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Her Majesty's Government (Opposition Motion)

Part of the debate – in the House of Commons at 12:00 am on 9th June 1976.

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Photo of Mr Michael McNair-Wilson Mr Michael McNair-Wilson , Newbury 12:00 am, 9th June 1976

I shall not attempt to follow the speech of the hon. Member for Luton, West (Mr. Sedgemore), except to say that a whiff of the stench of the envy in his heart reached my nostrils, and I did not enjoy it.

I support the motion of no confidence in the Government for a number of reasons. What happened in the penultimate week before the Whitsun Recess represented a form of parliamentary gerrymandering. It was not the first attempt by a Labour Government.

Those of us who represented London constituencies will not forget the attempt to gerrymander the boundaries of London seats in 1969–70. We shall not forget the doubt that arose over the Committee of Selection and the number of hon. Members serving on Standing Committees. We shall not forget the vote at the end of the debate on the Aircraft and Shipbuilding Industries Bill. When I heard my hon. Friend say that he believed that he had been paired with the Whip who fianlly voted, my doubts were revived and all my suspicions re-aroused. I hope that whoever winds up for the Government tonight will set at rest those doubts for, if he does not, the Government stand condemned.

I also condemn the Government because their economic policy is leading nowhere. Excuses may be offered for the stand by credit, but no one has yet borrowed his way out of the sort of difficulties in which we are, and I do not see the will on the Government's part to achieve that target.

The hon. Member for Luton, West may say what he likes about public expenditure, and whether or not it should be cut. I say that but we would not need to cut it if the Government did not spend in the wanton and profligate way in which they are doing. If they did not do that we should be able to live within our means and achieve those changes in our society that so many of us want.

The Government sit in the House on a minority vote, the smallest vote ever to uphold a Government in office. Sixty per cent. of the population did not want Socialism in October 1974 and do not want Socialism now. Yet the Government, who lecture the Rhodesians about unimpeded progress to majority rule, flout the will of the majority in the country as if it did not exist. As for the majority in Northern Ireland, they are not to be listened to. They must not even have the Government they want but must share power.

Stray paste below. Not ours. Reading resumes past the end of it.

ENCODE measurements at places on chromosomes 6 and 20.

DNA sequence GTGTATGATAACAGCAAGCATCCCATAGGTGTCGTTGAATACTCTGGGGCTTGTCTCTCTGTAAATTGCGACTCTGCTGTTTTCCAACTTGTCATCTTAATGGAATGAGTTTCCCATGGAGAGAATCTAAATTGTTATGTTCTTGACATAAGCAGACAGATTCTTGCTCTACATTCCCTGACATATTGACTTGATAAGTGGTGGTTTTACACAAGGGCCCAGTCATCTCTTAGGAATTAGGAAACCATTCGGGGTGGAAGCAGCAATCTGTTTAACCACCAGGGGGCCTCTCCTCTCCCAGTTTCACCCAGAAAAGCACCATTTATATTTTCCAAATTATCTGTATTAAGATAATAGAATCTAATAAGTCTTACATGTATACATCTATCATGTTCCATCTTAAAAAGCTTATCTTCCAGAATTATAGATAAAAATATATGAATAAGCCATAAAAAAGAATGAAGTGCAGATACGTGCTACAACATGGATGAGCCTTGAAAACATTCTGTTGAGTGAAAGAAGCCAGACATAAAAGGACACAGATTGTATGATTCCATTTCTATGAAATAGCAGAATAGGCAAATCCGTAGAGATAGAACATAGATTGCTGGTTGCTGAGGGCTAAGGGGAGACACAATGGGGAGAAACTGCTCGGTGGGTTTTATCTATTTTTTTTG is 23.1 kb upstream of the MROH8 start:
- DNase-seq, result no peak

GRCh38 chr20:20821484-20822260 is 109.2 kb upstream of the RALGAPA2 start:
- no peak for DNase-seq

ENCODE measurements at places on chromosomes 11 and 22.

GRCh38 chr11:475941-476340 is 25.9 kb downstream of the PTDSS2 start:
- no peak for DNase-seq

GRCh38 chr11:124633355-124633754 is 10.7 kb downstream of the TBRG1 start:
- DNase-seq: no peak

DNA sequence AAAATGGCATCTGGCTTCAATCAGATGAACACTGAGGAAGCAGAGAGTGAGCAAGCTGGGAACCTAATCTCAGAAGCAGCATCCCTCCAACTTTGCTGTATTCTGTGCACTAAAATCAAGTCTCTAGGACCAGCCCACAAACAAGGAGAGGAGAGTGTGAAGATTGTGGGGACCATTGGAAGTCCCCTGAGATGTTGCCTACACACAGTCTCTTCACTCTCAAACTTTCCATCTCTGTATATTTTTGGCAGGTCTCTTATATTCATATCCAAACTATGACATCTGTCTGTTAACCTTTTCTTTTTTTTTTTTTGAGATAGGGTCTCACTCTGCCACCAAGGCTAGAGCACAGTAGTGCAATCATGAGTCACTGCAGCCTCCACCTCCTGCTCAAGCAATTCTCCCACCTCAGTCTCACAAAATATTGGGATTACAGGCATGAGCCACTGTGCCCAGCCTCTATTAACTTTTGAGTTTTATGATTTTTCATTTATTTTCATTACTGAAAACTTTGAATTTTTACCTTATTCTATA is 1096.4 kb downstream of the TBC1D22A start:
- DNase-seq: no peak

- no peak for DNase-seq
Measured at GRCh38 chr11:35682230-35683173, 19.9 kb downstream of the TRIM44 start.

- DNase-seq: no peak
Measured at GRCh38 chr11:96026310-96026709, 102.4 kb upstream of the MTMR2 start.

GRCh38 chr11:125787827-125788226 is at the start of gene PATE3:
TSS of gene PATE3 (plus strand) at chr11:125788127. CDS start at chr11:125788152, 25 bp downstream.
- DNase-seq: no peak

What do the Government mean by "democracy"? Do they mean simply the ability to do in this Parliament what they choose to do because the Labour Party has more Members of Parliament than has any other party, or do they feel somewhere deep in their conscience that they should recognise that only four out of every 10 people voted for them? And from that recognition they should so change their policies as at least to recognise that it was not Socialism that the majority of the people voted for. They wanted a Government who represented Britain without Socialism.

I recognise that with their majority the Government can do as they will, as we have already seen, I understand that the language of Socialism is social priorities. But have the Government and their supporters achieved social priorities of which they can be proud? Let us think of the programme that they sometimes like to tell us they are getting on the statute book, and then let us think what the country really needs. We all know about the needs of the widows and the pensioners. We have heard about the hoped for child benefit and we know about the problems of the disabled, the deaf and the blind. I also know that a small Bill of mine—it would have cost £10,000 and would have helped the deaf —could not find its way on to the statute book because the Home Office did not want it. However, this is the Government who pose as caring about people in distress.

I wonder to myself how the Government dare to pose as representing the under-privileged and those who have not had equality of chance when they can find time to enact four Bills to make the trade unions a special elite such as we have never had before in Industry. Even if we did not need proof that the trade unions had power, we now know that they have the majesty of the law to back their power.

And then what of society generally. We all know that crimes of violence are on the increase. We know that in 1975, for the first time in our history, there were over 2 million indictable crimes in England and Wales. We know that the police force in London is 400 below its 1921 strength, when crime in London was 5 per cent. of what it is now.